On May 31, 1991, Merritt agreed to plead guilty to a conspiracy to commit fraud that involved the submission of false bills of lading. Merritt reaped $936,000 from the conspiracy. "The payment was made pursuant to an Agency for International Development program to supply needed foodstuffs to the country of Sudan. In return for the $936,000, the defendant [Merritt] and his associates were supposed to ship and deliver high-quality powdered non-fat milk." Trial Exhibit 5 at 1.

In sentencing Merritt, the Honorable John S. Martin found that Merritt "engaged in obstruction of justice when he submitted a false document to the government," to wit, a fabricated fax allegedly confirming a payment and "official looking stationery with the title 'Maritime Bureau of Investigations' . . . — which 'obviously was designed to mislead the recipient of the letter into believing that they were responding to some official government inquiry" — with "a false statement that the payment had been made." Judge Martin further found that "Merritt continues to have control over $670,000 of the proceeds, which he is attempting to hide so that it may not be used to pay restitution," and that $660,000 of such funds ended up in an account controlled by "Mrs. Merritt, the defendant's business associate."

Judge Martin also found that the evidence "indicated that all decisions relating to the disposition of [the home owned by Broadview Development Corporation in which Mr. and Mrs. Merritt resided until the property was sold in 1990,] were made by Mr. or Mrs. Merritt." Moreover, he found that "the corporate documentation of Broadview from the island of Jersey, although showing Jersey residents as shareholders, clearly indicate that the people in control of Broadview were Mr. and Mrs. Merritt. Some of the corporate documentation is signed by Mrs. Pawlowski, Mrs. Merritt's mother. Her stipulated testimony, however, was that she had no knowledge of the corporation although she did from time to time sign documents for Mr. and Mrs. Merritt."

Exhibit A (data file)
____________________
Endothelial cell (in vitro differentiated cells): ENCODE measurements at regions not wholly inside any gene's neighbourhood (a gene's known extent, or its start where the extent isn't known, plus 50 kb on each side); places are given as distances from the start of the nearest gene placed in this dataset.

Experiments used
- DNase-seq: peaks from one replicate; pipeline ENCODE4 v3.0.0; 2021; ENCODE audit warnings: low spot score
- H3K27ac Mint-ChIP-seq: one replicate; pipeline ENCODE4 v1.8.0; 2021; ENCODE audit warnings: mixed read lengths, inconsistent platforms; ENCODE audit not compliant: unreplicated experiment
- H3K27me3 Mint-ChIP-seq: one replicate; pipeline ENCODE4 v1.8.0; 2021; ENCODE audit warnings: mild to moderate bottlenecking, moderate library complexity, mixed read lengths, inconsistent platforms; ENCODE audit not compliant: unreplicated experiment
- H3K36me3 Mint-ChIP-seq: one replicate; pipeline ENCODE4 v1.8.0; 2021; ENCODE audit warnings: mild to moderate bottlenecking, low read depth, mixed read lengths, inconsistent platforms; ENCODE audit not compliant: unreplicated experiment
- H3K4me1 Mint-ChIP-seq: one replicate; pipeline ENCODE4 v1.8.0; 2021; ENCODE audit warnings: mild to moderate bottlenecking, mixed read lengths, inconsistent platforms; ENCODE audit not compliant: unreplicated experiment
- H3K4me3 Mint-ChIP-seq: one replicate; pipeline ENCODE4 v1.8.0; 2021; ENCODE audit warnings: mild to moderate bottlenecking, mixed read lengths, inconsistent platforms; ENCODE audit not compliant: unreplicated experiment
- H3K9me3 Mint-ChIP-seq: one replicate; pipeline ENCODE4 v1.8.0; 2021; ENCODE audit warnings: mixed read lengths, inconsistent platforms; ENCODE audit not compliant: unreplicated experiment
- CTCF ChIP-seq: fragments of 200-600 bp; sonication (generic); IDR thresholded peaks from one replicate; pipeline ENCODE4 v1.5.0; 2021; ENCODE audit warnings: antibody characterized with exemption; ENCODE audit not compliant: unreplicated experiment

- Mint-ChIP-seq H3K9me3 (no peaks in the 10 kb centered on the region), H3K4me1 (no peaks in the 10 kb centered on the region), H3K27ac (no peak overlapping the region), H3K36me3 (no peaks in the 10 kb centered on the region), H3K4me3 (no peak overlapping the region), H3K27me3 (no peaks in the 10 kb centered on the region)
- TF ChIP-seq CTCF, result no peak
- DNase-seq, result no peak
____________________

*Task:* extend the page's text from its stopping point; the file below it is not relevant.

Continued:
Finally, Judge Martin stated that:

  [i]n view of the overwhelming evidence presented
  by the Government that Broadview was in fact a
  corporation controlled by the Merritts, the Court
  finds that Mr. Merritt deliberately attempted to
  mislead the Probation Department concerning
  Broadview and provided false and fraudulent
  information to the Probation Department concerning
  his financial condition not reflecting the
  proceeds that Broadview received from the sale of
  the house.

This Court also previously ordered that judgment be entered enforcing the order of the Federal Maritime Commission ("FMC") against Merritt, Ariel and various corporations in Commission Docket Number 84-38 dated September 27, 1987, assessing civil penalties of $335,000 for violations of the Shipping Act of 1916, 46 U.S.C.App. §§ 815 et seq. The FMC pierced the corporate veils of Ariel, Klaus, Javelin, Dean and other entities and found Merritt jointly and severally liable for all of the penalties by virtue of his control and direction of these corporate shells. In the words of the FMC: "The corporate records for these entities contain numerous conflicting and erroneous statements as to their ownership and control and some of these records have been falsified." FMC Order at 42.

Specifically, the FMC found:

  This record is replete with evidence that Martyn
  Merritt directed and controlled the corporate